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Gynecol Oncol. 1995 Jan;56(1):3-7.

The fate of the ovaries after radical hysterectomy and ovarian transposition.

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  • 1Department of Obstetrics and Gynecology, Indiana University Medical Center, Indianapolis 46202-5274.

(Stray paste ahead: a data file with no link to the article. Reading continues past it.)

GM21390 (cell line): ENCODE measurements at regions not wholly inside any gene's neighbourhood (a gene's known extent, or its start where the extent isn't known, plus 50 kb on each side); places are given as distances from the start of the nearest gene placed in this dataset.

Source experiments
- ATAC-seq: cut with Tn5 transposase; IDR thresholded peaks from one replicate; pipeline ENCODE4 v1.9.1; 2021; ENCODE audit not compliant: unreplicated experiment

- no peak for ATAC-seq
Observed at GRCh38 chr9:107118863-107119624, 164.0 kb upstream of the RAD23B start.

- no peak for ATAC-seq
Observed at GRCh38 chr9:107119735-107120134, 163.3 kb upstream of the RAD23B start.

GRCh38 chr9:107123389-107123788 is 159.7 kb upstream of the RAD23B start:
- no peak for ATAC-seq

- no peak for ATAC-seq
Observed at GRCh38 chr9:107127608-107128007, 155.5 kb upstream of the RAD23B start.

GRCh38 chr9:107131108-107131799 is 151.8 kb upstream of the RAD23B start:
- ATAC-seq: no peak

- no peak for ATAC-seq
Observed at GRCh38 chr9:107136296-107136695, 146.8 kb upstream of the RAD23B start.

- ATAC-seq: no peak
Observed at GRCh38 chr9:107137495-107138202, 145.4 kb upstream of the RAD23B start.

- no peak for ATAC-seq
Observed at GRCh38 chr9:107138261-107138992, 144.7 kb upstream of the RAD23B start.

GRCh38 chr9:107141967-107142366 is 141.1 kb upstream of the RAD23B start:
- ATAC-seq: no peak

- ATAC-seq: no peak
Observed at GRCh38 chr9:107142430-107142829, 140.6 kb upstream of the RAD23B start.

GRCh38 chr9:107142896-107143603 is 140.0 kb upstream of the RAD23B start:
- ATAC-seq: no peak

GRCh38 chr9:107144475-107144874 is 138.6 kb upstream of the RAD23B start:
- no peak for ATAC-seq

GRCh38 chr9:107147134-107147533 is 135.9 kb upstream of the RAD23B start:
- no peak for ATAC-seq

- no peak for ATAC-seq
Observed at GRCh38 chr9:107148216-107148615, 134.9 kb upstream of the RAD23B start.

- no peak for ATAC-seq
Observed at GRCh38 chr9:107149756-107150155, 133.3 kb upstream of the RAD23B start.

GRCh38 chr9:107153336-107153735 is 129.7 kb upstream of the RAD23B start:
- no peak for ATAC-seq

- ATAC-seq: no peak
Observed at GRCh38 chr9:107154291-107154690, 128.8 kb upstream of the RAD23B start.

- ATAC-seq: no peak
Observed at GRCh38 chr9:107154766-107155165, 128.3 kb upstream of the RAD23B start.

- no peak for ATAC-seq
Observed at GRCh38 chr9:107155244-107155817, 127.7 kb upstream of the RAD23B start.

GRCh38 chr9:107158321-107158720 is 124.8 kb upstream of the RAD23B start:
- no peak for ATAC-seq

To assess the effectiveness of lateral ovarian transposition in preserving normal ovarian function, the medical records of 200 consecutive women with stage I-IIA cervical cancer treated primarily with radical hysterectomy and pelvic lymphadenectomy were reviewed. Lateral ovarian transposition was performed at the time of radical hysterectomy in 132 (66%) patients and 28 (21%) received postoperative pelvic radiation therapy. Menopausal symptoms (vaginal dryness, hot flushes) and follicle-stimulating hormone (FSH) levels were used to define ovarian function. Only 3/104 (2.9%) patients who underwent lateral ovarian transposition without postoperative pelvic radiotherapy experienced menopausal symptoms; however, FSH levels in all three cases suggested continued ovarian function. In 14/28 (50%) patients who received postoperative pelvic radiation therapy ovarian failure occurred. The risk of ovarian failure with pelvic radiation therapy after lateral ovarian transposition was significant (RR = 17.3; 95% CI = 5.35-56.13). The incidence of adnexal disease in transposed ovaries requiring analgesics or further surgery was 3%. These data suggest minimal risk to the patient when the ovaries are conserved. Unfortunately, lateral ovarian transposition preserves ovarian function in only 50% of patients undergoing pelvic radiotherapy following radical hysterectomy.

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